For fans of Blink, The Tipping Point, and Freakonomics, here is a brilliant, funny, and accessible exploration of our flawed quest for certainty.
In 2008, as the price of oil surged above $140 a barrel, experts said it would soon hit $200; a few months later, it plunged to $30. In 1967, they said the USSR would have one of the world’s fastest-growing economies in the year 2000; in 2000, the USSR did not exist. In 1911, it was pronounced that there would be no more wars in Europe.
Let’s face it: experts are about as accurate as dart-throwing monkeys. And yet, every day, we ask them to predict everything from the weather to the likelihood of a terrorist attack. Future Babble is the first book to examine this phenomenon, demonstrating why our brains yearn for certainty about the future, why we are attracted to those who predict it confidently, and why it’s so easy for us to ignore the trail of outrageously wrong forecasts.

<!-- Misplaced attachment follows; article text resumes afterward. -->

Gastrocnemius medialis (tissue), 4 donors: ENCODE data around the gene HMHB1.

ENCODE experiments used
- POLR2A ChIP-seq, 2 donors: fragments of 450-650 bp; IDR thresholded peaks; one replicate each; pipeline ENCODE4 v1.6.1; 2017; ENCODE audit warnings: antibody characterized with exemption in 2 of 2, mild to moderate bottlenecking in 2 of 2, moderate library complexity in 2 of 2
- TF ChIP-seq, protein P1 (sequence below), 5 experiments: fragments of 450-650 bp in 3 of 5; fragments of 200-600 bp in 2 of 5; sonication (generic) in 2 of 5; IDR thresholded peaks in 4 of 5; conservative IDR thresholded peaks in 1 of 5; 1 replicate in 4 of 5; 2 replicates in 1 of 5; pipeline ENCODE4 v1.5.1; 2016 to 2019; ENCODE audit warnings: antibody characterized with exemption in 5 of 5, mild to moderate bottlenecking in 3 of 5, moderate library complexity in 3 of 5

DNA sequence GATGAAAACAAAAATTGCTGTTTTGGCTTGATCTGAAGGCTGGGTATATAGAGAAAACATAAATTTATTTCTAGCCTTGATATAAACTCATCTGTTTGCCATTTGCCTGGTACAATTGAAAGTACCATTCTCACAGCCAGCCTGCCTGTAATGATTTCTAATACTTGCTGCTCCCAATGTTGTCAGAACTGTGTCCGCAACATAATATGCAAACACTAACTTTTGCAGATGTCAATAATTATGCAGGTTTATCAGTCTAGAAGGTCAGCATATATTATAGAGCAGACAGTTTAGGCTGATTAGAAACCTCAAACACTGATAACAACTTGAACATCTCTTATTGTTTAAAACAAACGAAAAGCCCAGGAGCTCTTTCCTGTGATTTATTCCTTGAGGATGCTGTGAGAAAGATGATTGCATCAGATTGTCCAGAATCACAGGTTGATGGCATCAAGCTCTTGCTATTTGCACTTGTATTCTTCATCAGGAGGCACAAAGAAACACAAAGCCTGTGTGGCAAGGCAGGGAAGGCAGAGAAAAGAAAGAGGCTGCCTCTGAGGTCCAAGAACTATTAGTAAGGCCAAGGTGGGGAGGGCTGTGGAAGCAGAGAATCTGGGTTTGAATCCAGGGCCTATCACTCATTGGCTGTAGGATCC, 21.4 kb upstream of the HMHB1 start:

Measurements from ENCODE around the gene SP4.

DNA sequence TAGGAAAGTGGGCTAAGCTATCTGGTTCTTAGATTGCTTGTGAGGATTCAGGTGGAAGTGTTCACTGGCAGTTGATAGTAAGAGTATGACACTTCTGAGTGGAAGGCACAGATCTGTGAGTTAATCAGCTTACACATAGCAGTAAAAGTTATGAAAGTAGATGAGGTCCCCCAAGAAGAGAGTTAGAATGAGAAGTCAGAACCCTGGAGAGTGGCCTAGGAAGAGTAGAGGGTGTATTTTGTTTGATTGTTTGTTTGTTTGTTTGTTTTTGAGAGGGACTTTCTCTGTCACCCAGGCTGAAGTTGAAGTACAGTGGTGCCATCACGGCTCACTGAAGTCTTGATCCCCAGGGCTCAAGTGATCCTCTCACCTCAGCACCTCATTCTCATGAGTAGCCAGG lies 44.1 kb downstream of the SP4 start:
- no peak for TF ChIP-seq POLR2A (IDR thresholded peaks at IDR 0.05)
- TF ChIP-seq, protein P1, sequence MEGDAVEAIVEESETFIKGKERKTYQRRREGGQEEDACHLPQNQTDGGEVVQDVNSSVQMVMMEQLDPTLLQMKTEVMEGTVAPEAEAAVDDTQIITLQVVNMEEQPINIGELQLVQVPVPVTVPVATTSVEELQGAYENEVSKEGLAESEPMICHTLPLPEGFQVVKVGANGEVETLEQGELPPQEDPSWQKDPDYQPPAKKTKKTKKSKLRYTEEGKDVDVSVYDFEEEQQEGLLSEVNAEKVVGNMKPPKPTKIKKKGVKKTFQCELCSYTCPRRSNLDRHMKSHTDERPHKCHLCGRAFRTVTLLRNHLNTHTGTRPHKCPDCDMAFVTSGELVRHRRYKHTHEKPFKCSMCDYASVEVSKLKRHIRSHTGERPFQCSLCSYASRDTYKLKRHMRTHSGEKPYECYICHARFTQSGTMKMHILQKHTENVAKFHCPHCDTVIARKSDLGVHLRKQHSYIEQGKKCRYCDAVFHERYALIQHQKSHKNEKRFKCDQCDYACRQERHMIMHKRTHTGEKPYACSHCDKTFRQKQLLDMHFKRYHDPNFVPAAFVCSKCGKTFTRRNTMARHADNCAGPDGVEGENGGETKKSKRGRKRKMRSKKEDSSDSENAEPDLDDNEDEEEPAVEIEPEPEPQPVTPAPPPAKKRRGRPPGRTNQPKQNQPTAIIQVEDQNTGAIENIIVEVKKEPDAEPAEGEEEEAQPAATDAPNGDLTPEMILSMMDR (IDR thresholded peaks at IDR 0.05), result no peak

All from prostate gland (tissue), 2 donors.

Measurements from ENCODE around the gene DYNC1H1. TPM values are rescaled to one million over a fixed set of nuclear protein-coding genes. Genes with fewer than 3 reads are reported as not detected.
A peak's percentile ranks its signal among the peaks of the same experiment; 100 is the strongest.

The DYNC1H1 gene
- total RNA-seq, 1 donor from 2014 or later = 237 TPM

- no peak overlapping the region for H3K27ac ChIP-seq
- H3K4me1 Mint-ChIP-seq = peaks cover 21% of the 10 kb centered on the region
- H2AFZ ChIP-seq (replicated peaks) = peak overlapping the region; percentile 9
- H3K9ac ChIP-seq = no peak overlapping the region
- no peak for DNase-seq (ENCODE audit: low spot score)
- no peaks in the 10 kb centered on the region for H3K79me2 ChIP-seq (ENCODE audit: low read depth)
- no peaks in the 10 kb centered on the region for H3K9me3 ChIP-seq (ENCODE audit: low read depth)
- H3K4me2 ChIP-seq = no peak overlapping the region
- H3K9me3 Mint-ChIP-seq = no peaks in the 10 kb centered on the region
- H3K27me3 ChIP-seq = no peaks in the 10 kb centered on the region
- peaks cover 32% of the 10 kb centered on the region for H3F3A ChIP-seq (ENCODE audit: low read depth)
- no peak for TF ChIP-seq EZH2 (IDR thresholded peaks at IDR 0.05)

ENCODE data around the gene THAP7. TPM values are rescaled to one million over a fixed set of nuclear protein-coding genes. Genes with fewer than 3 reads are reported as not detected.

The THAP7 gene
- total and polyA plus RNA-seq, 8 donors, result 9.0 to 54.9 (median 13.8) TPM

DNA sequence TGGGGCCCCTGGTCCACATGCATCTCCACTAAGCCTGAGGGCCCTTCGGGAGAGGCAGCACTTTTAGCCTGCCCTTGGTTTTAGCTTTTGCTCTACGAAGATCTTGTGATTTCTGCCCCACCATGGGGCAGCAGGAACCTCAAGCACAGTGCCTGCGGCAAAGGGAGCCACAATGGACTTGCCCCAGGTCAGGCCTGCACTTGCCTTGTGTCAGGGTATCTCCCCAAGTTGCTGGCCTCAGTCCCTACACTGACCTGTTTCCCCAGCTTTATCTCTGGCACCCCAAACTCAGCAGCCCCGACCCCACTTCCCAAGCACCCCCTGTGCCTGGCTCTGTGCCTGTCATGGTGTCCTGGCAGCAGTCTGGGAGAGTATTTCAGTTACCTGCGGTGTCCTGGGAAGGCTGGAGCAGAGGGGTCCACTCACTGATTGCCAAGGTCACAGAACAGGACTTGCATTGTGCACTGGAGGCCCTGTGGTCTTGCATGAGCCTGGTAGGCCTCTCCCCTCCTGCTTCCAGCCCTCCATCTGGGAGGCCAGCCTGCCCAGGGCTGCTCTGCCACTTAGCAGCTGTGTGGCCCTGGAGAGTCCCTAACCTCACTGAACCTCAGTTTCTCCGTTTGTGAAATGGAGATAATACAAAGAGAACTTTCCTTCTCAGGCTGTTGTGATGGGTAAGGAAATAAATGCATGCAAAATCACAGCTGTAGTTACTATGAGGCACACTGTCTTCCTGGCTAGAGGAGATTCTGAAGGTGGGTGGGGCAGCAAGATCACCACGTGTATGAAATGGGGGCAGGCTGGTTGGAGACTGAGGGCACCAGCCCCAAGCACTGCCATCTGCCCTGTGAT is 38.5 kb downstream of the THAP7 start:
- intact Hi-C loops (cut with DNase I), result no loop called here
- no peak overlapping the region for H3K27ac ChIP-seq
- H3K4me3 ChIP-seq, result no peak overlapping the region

In this fast-paced, example-packed, sometimes darkly hilarious book, bestselling author Dan Gardner shows how pundits who are more famous are less accurate — and the average expert is no more accurate than a flipped coin. Gardner also draws on current research in cognitive psychology, political science, and behavioural economics to discover something quite reassuring: The future is always uncertain, but the end is not always near.